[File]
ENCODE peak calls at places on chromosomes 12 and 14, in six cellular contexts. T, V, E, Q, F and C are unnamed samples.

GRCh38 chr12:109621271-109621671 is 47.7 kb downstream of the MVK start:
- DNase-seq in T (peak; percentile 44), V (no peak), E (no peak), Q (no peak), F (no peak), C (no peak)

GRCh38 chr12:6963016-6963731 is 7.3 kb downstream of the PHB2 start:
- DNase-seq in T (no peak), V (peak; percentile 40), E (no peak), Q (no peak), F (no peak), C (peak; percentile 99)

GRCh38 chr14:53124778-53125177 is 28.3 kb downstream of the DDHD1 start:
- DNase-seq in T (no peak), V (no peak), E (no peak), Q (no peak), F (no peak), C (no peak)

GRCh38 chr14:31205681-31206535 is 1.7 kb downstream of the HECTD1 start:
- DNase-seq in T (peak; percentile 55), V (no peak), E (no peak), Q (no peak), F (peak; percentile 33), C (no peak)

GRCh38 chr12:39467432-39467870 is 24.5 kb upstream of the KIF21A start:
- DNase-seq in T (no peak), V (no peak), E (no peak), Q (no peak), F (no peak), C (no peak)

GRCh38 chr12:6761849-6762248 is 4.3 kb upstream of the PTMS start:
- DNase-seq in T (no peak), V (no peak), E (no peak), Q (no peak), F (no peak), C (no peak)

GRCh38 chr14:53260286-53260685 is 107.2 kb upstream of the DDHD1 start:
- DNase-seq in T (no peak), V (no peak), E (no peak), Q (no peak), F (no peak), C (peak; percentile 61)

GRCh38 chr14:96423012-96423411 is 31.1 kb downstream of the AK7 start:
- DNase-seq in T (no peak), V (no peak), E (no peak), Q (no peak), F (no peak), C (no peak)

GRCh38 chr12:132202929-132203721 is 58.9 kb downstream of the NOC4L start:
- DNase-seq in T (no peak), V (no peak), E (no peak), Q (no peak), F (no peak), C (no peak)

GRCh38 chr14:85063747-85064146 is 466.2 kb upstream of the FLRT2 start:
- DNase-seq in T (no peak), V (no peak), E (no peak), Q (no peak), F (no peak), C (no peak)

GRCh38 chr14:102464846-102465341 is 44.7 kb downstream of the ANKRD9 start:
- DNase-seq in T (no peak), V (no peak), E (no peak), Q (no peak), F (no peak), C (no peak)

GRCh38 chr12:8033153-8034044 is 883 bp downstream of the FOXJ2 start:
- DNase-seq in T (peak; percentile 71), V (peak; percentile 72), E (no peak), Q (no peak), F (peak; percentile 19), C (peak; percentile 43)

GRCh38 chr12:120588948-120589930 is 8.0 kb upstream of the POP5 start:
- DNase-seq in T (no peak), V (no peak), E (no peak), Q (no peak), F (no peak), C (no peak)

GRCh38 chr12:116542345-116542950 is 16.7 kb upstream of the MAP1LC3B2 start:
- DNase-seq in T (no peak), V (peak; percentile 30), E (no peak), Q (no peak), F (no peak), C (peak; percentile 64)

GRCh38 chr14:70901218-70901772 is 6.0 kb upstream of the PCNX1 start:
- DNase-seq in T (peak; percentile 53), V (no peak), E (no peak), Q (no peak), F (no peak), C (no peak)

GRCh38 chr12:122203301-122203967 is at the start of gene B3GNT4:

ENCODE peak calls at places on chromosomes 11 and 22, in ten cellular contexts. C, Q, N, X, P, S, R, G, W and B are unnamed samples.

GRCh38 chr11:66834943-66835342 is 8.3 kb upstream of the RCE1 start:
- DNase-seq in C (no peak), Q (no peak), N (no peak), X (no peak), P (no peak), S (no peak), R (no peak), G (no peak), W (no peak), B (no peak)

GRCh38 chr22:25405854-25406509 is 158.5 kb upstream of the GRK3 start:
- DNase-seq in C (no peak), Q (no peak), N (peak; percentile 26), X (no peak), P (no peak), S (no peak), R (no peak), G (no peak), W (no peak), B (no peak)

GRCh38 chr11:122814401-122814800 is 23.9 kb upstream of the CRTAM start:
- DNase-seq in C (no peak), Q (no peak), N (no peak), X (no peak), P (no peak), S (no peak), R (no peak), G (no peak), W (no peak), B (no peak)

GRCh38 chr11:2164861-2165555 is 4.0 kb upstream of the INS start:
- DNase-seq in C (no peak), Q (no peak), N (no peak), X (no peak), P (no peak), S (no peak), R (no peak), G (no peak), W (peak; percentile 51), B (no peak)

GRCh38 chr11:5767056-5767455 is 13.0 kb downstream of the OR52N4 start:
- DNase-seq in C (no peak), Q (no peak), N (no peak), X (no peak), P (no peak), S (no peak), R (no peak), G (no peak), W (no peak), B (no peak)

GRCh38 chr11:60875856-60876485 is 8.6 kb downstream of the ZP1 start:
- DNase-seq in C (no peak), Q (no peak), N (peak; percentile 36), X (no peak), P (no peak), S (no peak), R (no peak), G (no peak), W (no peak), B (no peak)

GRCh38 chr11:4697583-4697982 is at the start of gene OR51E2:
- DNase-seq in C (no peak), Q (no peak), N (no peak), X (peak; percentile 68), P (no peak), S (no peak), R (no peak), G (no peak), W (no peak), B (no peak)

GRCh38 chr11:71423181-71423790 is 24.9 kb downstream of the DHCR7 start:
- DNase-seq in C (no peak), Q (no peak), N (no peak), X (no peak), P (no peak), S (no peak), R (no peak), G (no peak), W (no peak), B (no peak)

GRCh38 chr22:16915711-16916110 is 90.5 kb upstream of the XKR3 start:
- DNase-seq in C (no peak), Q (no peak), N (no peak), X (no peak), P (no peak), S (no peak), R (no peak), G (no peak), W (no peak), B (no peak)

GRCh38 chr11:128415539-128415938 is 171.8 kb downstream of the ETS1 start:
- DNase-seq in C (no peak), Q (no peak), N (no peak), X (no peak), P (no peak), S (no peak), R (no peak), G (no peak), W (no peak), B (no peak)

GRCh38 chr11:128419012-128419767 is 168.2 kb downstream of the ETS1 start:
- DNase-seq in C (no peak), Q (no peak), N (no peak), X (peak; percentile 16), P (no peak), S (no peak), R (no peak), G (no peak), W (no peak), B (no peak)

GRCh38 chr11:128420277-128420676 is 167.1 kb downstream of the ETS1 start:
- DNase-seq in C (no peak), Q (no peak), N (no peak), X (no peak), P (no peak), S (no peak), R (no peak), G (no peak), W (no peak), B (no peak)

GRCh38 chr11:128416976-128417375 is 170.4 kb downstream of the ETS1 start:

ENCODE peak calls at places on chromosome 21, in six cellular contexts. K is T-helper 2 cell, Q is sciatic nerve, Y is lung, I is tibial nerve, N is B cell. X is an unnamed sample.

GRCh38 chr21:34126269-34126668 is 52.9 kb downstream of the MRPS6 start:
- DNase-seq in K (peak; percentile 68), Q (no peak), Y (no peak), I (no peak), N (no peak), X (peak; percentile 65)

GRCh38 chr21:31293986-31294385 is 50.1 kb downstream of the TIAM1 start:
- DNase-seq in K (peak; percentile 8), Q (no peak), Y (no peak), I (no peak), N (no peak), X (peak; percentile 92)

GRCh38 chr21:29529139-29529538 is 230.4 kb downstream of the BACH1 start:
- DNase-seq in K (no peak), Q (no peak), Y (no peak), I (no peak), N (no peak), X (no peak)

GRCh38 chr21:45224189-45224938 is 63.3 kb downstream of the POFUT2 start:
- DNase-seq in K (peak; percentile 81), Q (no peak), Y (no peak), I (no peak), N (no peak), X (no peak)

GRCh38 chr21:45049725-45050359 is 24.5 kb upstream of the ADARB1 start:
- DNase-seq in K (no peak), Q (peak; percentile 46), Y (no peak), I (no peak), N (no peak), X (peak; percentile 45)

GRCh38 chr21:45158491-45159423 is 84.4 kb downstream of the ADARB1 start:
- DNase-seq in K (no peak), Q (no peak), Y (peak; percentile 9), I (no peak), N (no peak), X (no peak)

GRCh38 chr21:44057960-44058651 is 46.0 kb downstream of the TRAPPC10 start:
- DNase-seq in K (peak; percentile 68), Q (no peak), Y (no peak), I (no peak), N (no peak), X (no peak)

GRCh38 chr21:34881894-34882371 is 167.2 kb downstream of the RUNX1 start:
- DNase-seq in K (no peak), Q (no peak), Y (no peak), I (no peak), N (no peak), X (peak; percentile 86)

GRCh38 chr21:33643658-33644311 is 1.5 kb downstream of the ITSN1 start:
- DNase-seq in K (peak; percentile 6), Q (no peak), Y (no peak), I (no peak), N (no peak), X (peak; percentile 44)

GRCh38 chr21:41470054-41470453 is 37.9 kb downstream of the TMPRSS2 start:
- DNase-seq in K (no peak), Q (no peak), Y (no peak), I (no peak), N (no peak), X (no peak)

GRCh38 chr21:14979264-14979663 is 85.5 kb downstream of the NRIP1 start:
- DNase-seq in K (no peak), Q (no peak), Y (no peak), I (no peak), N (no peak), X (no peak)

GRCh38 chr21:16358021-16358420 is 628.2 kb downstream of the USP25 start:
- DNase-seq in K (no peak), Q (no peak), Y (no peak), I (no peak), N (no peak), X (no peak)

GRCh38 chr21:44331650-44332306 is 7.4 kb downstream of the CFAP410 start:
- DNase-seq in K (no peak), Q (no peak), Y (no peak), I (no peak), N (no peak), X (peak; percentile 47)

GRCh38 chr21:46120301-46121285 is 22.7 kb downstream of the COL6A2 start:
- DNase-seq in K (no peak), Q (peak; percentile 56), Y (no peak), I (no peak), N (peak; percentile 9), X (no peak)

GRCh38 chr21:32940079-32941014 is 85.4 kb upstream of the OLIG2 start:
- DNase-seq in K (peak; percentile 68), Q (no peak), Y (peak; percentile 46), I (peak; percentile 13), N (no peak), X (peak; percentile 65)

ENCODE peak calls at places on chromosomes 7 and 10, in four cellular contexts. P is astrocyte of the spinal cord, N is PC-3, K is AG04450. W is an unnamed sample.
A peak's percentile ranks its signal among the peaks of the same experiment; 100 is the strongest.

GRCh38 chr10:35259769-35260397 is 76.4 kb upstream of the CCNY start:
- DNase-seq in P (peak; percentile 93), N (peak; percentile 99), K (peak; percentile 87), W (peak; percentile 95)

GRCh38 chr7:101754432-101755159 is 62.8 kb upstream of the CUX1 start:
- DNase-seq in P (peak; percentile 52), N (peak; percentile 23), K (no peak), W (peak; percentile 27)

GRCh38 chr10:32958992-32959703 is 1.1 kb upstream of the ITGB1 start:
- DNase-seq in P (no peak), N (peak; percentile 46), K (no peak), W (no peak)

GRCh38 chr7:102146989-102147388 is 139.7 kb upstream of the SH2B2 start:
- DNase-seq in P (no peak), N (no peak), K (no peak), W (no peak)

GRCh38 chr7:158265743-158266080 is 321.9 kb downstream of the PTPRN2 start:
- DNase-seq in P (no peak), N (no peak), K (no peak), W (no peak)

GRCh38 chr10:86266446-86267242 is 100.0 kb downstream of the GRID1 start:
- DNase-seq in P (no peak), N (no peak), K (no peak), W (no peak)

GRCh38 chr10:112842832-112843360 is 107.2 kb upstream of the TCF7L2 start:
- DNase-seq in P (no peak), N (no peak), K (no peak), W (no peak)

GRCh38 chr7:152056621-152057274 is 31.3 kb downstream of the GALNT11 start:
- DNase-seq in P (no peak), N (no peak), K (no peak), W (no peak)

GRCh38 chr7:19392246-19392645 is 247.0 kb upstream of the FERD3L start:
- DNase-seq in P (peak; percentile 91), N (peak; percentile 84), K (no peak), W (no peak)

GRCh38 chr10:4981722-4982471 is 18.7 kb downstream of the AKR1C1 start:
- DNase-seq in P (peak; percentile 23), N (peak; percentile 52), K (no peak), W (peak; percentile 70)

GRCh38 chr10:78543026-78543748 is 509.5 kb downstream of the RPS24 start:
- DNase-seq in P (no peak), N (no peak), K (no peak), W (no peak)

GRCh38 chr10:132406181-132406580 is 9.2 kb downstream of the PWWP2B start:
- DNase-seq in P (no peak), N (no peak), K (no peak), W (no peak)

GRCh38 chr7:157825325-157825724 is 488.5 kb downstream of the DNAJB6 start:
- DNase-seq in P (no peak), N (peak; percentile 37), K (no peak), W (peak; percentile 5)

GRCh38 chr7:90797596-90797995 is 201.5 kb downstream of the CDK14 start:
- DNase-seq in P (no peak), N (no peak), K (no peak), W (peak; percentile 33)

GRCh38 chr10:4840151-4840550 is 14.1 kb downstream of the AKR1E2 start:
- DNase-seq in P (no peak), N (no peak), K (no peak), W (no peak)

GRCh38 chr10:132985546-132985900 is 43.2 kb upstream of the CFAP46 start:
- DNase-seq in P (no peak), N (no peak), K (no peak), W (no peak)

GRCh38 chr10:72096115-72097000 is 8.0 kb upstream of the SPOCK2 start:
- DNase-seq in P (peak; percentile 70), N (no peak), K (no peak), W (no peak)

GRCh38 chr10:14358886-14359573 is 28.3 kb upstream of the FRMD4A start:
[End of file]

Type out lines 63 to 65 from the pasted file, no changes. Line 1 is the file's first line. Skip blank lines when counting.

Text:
- DNase-seq in K (peak; percentile 8), Q (no peak), Y (no peak), I (no peak), N (no peak), X (peak; percentile 92)

GRCh38 chr21:29529139-29529538 is 230.4 kb downstream of the BACH1 start:
- DNase-seq in K (no peak), Q (no peak), Y (no peak), I (no peak), N (no peak), X (no peak)